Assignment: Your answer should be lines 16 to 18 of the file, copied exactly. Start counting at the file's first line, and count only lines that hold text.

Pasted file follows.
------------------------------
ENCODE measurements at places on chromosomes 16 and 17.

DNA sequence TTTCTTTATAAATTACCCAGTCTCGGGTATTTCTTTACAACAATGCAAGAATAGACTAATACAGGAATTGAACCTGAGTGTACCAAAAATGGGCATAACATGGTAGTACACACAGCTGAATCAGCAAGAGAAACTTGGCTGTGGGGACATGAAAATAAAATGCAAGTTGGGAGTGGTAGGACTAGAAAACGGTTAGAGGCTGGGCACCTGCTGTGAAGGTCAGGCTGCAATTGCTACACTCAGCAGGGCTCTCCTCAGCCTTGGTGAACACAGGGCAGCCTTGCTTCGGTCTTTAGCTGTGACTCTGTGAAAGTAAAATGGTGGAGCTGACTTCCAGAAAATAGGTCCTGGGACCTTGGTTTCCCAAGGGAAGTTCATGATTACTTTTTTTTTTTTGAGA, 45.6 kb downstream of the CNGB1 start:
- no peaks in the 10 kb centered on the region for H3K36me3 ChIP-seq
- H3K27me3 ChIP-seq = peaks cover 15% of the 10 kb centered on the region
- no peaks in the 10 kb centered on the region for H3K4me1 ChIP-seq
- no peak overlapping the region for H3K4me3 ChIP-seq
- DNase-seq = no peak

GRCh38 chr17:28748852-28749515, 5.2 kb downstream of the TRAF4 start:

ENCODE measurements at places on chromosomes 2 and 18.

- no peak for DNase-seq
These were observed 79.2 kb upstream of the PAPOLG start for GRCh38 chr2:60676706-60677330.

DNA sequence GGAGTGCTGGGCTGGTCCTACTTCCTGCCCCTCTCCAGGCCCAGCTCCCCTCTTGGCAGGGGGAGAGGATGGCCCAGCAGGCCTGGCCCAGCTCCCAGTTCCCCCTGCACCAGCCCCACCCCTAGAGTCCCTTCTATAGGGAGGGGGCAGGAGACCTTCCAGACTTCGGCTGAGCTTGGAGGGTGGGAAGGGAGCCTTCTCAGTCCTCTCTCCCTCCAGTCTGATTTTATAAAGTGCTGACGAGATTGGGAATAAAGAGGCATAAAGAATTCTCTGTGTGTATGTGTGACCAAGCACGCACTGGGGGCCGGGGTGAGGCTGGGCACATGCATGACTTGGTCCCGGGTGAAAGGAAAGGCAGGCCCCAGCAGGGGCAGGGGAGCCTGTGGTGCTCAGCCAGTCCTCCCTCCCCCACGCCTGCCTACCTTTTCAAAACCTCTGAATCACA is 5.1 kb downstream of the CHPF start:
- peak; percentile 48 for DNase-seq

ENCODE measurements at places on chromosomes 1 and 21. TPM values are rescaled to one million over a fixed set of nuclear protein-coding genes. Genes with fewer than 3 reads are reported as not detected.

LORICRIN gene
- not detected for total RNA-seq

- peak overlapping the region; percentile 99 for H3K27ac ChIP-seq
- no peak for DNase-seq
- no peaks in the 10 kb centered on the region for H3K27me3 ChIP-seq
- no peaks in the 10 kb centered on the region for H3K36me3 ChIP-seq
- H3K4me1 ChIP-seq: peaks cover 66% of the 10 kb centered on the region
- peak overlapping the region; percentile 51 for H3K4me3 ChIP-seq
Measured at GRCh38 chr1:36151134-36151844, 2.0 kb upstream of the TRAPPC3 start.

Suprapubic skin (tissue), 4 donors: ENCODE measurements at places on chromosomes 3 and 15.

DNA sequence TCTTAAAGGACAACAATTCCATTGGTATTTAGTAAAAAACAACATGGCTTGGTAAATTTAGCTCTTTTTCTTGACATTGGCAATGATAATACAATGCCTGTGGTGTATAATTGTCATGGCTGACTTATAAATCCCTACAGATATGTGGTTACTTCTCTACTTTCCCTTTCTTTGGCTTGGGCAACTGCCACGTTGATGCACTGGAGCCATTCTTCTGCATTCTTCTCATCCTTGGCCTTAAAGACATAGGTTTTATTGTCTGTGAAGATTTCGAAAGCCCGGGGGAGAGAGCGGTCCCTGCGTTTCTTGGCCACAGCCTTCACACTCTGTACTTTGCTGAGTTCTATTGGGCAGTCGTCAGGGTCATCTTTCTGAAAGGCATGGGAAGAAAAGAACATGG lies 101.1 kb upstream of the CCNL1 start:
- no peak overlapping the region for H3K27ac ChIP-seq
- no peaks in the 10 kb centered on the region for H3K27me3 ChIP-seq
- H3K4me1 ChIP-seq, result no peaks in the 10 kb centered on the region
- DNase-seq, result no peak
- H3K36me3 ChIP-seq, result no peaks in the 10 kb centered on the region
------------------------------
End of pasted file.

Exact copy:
- not detected for total RNA-seq

- peak overlapping the region; percentile 99 for H3K27ac ChIP-seq
- no peak for DNase-seq